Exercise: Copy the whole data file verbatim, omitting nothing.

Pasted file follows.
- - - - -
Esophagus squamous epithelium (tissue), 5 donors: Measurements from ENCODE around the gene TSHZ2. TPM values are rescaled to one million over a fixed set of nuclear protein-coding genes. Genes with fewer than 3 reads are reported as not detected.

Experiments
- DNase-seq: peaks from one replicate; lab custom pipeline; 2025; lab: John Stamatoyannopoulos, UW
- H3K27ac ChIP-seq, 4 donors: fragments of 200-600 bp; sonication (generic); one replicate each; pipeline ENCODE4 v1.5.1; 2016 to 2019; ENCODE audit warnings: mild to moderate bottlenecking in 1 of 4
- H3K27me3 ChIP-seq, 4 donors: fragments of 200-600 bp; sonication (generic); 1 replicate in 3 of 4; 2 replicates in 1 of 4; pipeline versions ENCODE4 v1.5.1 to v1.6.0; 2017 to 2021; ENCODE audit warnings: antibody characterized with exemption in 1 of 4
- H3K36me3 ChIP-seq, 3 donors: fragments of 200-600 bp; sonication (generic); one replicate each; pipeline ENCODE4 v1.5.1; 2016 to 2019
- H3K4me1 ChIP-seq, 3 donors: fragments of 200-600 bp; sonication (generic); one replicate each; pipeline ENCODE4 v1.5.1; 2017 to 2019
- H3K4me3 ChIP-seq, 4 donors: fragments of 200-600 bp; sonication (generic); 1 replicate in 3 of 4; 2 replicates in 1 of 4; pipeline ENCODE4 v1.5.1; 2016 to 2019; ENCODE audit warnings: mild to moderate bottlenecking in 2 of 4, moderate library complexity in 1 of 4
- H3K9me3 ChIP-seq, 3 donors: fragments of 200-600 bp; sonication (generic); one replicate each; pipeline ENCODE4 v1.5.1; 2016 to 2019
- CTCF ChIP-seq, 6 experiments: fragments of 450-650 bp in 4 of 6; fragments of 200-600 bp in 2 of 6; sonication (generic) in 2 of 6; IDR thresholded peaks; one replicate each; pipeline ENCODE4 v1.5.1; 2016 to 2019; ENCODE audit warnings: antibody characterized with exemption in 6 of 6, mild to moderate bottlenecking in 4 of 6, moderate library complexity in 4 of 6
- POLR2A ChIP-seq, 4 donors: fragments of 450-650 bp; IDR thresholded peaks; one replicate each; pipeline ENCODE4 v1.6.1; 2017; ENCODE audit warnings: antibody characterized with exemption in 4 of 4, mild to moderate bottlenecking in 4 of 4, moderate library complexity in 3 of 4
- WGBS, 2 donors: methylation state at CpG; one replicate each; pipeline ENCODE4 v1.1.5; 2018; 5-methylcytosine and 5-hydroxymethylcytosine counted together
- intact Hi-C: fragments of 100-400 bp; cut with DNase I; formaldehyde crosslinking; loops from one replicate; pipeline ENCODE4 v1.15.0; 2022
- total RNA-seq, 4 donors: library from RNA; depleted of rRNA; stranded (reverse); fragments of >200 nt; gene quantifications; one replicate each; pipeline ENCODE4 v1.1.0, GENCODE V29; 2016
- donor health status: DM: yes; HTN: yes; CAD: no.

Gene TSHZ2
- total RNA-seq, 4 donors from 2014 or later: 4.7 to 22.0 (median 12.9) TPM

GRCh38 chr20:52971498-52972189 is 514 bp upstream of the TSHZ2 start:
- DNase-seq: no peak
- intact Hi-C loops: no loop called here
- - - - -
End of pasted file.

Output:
Esophagus squamous epithelium (tissue), 5 donors: Measurements from ENCODE around the gene TSHZ2. TPM values are rescaled to one million over a fixed set of nuclear protein-coding genes. Genes with fewer than 3 reads are reported as not detected.

Experiments
- DNase-seq: peaks from one replicate; lab custom pipeline; 2025; lab: John Stamatoyannopoulos, UW
- H3K27ac ChIP-seq, 4 donors: fragments of 200-600 bp; sonication (generic); one replicate each; pipeline ENCODE4 v1.5.1; 2016 to 2019; ENCODE audit warnings: mild to moderate bottlenecking in 1 of 4
- H3K27me3 ChIP-seq, 4 donors: fragments of 200-600 bp; sonication (generic); 1 replicate in 3 of 4; 2 replicates in 1 of 4; pipeline versions ENCODE4 v1.5.1 to v1.6.0; 2017 to 2021; ENCODE audit warnings: antibody characterized with exemption in 1 of 4
- H3K36me3 ChIP-seq, 3 donors: fragments of 200-600 bp; sonication (generic); one replicate each; pipeline ENCODE4 v1.5.1; 2016 to 2019
- H3K4me1 ChIP-seq, 3 donors: fragments of 200-600 bp; sonication (generic); one replicate each; pipeline ENCODE4 v1.5.1; 2017 to 2019
- H3K4me3 ChIP-seq, 4 donors: fragments of 200-600 bp; sonication (generic); 1 replicate in 3 of 4; 2 replicates in 1 of 4; pipeline ENCODE4 v1.5.1; 2016 to 2019; ENCODE audit warnings: mild to moderate bottlenecking in 2 of 4, moderate library complexity in 1 of 4
- H3K9me3 ChIP-seq, 3 donors: fragments of 200-600 bp; sonication (generic); one replicate each; pipeline ENCODE4 v1.5.1; 2016 to 2019
- CTCF ChIP-seq, 6 experiments: fragments of 450-650 bp in 4 of 6; fragments of 200-600 bp in 2 of 6; sonication (generic) in 2 of 6; IDR thresholded peaks; one replicate each; pipeline ENCODE4 v1.5.1; 2016 to 2019; ENCODE audit warnings: antibody characterized with exemption in 6 of 6, mild to moderate bottlenecking in 4 of 6, moderate library complexity in 4 of 6
- POLR2A ChIP-seq, 4 donors: fragments of 450-650 bp; IDR thresholded peaks; one replicate each; pipeline ENCODE4 v1.6.1; 2017; ENCODE audit warnings: antibody characterized with exemption in 4 of 4, mild to moderate bottlenecking in 4 of 4, moderate library complexity in 3 of 4
- WGBS, 2 donors: methylation state at CpG; one replicate each; pipeline ENCODE4 v1.1.5; 2018; 5-methylcytosine and 5-hydroxymethylcytosine counted together
- intact Hi-C: fragments of 100-400 bp; cut with DNase I; formaldehyde crosslinking; loops from one replicate; pipeline ENCODE4 v1.15.0; 2022
- total RNA-seq, 4 donors: library from RNA; depleted of rRNA; stranded (reverse); fragments of >200 nt; gene quantifications; one replicate each; pipeline ENCODE4 v1.1.0, GENCODE V29; 2016
- donor health status: DM: yes; HTN: yes; CAD: no.

Gene TSHZ2
- total RNA-seq, 4 donors from 2014 or later: 4.7 to 22.0 (median 12.9) TPM

GRCh38 chr20:52971498-52972189 is 514 bp upstream of the TSHZ2 start:
- DNase-seq: no peak
- intact Hi-C loops: no loop called here